If you want to challenge a trust that affects you or you want to defend against a trust dispute, it is critical that you understand the process of contesting a trust and what to expect from a trust dispute in California.
Business Estate & Tax Attorneys, P.C. is a full-service law firm that provides sophisticated legal guidance and capable legal assistance in navigating complex challenges. Our founding trust dispute lawyer in Orinda, Leighton Burrey, has an extensive background in estate planning and litigation. He can guide you through the complex process involved in a trust dispute and craft a legal strategy designed to achieve your objectives. We take into account all aspects of your interests – financial and otherwise. Contact us today for a free consultation to discuss what to expect when there is a trust dispute. Read on for additional information.
Differences Between Trusts and Wills
Trusts and wills are the primary instruments that are used to transfer property in California. A will is a testamentary document that only goes into effect after the testator’s death. The testator’s property is disposed of according to the instructions included in the will through probate, a court-supervised process for distributing the assets and wrapping up the estate.
A trust is a legal document that appoints a person to follow the instructions in the trust, called a trustee. The person making the trust is called the grantor. There are different types of trusts. For example, a revocable trust can be freely changed or terminated at the grantor’s whim. An irrevocable trust is one that cannot be modified or revoked. All trusts become irrevocable at the time of the grantor’s death.
Trusts include terms about when the trustee should distribute property to beneficiaries. Distributions may be one-time transfers, or assets may be distributed over a longer period of time.
A trust becomes effective at the time it is created, so it can be useful to plan for disability, as well as for after the grantor’s death. Trusts are usually privately administered and not subject to court supervision. However, if a trust dispute arises, the person contesting it must file a petition in probate court, just like they would to contest a will.
How to Contest a Trust in California
To contest a trust in California, you must file a petition in the county court where the trust is being administered. The petition sets out the facts and your reasons for contesting the trust. You have a limited amount of time to file your petition. There are also special rules regarding what information your trust must include and who you must give notice to about your dispute.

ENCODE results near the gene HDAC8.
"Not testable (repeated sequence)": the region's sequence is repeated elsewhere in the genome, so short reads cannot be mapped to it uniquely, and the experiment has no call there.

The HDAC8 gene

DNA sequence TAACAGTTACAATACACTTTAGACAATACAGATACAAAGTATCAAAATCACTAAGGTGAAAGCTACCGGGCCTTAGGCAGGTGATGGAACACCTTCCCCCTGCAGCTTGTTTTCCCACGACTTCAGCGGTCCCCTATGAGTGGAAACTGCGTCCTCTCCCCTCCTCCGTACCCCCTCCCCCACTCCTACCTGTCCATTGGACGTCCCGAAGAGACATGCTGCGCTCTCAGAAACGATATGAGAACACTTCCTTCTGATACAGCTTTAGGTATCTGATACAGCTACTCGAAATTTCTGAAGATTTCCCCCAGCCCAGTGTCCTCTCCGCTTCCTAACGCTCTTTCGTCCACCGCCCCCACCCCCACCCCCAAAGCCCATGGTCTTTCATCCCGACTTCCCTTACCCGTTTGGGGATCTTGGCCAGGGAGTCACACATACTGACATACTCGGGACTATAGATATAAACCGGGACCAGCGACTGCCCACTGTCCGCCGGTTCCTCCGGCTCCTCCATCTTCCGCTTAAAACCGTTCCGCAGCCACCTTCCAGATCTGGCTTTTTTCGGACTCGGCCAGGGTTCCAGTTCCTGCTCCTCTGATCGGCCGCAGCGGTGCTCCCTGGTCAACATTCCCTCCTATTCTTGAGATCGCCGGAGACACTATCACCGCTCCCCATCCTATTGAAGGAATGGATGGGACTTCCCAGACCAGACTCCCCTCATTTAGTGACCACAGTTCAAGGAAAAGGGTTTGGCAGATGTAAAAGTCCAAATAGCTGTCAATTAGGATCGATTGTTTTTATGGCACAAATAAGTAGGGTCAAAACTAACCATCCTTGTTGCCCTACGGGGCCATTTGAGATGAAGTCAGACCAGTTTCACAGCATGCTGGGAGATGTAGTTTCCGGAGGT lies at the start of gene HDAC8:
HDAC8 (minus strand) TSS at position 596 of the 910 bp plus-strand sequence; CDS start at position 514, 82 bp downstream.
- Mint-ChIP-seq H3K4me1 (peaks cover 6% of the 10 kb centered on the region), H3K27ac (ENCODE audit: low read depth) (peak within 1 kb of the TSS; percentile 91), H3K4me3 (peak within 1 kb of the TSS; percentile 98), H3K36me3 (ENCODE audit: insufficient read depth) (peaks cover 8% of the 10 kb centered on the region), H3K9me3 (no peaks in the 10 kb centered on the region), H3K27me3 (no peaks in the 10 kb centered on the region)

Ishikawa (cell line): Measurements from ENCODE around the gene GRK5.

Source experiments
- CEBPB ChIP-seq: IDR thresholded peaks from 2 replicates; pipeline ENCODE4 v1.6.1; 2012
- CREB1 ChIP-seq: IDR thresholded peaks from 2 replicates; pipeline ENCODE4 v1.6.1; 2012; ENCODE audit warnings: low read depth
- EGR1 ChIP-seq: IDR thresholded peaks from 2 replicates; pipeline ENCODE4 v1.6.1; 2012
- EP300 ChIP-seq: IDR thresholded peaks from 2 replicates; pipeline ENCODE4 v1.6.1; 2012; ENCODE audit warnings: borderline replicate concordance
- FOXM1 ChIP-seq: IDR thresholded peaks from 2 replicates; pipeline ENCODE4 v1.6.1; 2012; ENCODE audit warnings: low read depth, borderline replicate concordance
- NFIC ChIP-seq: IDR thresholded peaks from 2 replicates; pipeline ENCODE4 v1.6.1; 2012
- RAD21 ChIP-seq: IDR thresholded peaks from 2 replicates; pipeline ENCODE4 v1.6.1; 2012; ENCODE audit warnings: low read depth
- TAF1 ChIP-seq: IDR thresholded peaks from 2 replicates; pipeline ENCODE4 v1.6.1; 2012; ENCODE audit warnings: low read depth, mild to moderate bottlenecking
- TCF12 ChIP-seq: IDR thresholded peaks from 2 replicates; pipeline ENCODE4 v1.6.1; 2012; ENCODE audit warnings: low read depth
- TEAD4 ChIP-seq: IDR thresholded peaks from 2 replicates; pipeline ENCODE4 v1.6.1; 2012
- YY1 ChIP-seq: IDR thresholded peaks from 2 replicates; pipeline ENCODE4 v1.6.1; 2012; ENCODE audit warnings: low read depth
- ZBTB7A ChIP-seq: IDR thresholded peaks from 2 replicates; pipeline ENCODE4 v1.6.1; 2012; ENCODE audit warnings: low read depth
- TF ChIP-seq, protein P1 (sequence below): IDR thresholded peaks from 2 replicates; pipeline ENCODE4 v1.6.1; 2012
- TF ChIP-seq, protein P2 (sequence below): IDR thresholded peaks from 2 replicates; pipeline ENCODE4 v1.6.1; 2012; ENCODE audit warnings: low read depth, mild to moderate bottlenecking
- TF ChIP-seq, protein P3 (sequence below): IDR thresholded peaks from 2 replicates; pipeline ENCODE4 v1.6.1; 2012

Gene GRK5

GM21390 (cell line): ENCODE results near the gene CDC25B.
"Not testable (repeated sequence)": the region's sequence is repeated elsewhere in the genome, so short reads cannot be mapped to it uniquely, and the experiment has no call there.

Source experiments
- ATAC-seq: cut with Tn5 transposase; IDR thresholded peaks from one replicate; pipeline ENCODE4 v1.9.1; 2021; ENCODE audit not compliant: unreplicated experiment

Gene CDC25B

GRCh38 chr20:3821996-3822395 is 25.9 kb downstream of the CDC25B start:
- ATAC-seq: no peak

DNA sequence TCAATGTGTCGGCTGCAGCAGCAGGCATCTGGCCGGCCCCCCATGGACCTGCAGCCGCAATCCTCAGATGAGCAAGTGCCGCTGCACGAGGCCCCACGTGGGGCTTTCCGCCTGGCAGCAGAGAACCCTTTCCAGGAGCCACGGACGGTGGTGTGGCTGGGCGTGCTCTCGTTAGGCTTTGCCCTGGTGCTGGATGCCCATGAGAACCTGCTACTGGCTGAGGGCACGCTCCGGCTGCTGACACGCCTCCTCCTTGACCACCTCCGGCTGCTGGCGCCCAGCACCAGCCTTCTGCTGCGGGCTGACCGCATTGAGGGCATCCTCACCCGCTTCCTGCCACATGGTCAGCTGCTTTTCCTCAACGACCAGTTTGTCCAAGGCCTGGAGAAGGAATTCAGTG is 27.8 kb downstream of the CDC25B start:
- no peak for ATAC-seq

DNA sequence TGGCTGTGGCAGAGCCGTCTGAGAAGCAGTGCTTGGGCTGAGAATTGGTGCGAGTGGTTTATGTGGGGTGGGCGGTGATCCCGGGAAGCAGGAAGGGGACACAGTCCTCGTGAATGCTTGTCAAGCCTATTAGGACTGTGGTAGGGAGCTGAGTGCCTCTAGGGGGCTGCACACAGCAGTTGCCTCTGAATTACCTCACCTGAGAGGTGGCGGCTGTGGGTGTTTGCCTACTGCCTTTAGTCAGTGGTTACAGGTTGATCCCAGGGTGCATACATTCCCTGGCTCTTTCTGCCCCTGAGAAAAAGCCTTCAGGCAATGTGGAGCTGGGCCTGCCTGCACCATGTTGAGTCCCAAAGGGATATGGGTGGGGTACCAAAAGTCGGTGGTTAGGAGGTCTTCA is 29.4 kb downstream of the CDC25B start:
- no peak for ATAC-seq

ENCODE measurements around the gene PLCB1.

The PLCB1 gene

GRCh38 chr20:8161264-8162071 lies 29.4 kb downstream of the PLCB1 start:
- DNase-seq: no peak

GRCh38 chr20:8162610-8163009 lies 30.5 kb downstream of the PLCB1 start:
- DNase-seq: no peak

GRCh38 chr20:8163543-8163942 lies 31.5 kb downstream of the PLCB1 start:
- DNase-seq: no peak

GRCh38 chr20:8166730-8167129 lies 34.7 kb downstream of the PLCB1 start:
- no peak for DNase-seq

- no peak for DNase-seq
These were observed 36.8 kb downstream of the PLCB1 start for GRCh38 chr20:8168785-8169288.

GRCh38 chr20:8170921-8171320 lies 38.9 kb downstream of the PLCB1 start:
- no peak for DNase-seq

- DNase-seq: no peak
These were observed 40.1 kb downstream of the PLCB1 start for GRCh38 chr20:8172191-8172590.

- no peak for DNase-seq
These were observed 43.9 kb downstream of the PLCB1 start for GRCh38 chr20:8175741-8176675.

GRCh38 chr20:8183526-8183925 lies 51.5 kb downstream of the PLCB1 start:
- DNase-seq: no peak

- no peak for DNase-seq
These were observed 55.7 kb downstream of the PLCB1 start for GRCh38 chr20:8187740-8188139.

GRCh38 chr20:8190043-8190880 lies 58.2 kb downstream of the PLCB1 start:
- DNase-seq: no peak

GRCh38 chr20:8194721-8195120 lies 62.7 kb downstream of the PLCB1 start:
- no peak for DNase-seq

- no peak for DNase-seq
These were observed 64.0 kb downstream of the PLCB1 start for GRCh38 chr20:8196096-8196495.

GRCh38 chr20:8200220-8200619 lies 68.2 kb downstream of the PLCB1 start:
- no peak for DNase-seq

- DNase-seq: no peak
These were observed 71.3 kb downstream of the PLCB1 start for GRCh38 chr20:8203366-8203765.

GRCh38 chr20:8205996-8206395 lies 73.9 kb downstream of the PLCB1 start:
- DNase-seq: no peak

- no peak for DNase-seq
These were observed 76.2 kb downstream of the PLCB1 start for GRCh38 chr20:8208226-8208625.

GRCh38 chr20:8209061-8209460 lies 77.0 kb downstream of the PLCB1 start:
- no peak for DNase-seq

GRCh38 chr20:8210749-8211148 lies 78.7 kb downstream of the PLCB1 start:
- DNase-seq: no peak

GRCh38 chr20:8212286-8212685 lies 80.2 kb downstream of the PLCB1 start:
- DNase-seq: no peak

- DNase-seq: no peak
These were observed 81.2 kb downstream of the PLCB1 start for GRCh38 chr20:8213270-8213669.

Because contesting a trust can be a complex process with many legal and emotional implications, it is best to first discuss the matter with a trust dispute attorney in the Bay Area. A knowledgeable lawyer can examine the facts involved in your case and whether you have legitimate grounds to contest a trust. Additionally, he or she can advise you of the potential consequences of contesting a trust, including the effect of a no-contest clause.
Reasons to Contest a Trust
Most trust contests arise because a beneficiary or heir is dissatisfied with the trust or trust administration. Beneficiaries might think that the trust does not reflect the grantor’s wishes.
Some common reasons why trusts are contested in California include:
- You believe the grantor was unduly influenced or coerced into making the trust or revisions to the trust
- You believe the grantor lacked the mental capacity to make a trust
- The person who helped set up the trust benefits from the trust
- Trust fraud occurred in the creation of the trust or in the trustee administration
- You believe the grantor was suffering from mental illness, had dementia, or was under the influence of drugs or alcohol at the time of signing the trust
- The trust document was forged
- There are multiple trusts that have contradictory terms
- The trustee is misappropriating or wasting trust funds
- The trustee has failed to make required distributions or provide accountings as required by the trust
Who Can Contest a Trust?
Not just anyone can contest a trust. To contest a trust, you must have legal “standing.” In the case of trust disputes, this means that you are either a beneficiary or heir-at-law who was disinherited or disadvantaged by the trust. You must also have a valid reason to contest the trust, such as those identified above.
How Long Do I Have to Contest a Trust
The trustee will usually send a Notice of Irrevocability as required by California law. The statute of limitations for contesting a trust is generally 120 days after receiving this notice. If you miss this deadline, you can be barred from pursuing your claim. However, if you were not given this notice, you may still be able to pursue your claim. Contact an experienced trust dispute attorney to learn more.
How a Trust Attorney at BETA Law Can Help
The experienced Bay Area trust attorneys at Business Estate & Tax Attorneys, P.C. can investigate your case and determine the grounds to contest the trust. We will gather additional information and evidence to support your claim. For example, if you suspect that the grantor was unduly influenced or coerced, we will investigate these allegations and determine if your loved one was vulnerable and whether someone was actively trying to take advantage of them.
We can also advise you of your legal options at each phase of the case. Our attorneys are personable and down-to-earth. We will educate you on your legal options so you feel confident in the path forward. If you decide to pursue legal action, we will timely file your claim. We can also recommend when alternatives such as mediation may be better suited to achieve your objectives.
If you would like to learn more about trust disputes and how we can help, contact us today. Your initial consultation is free.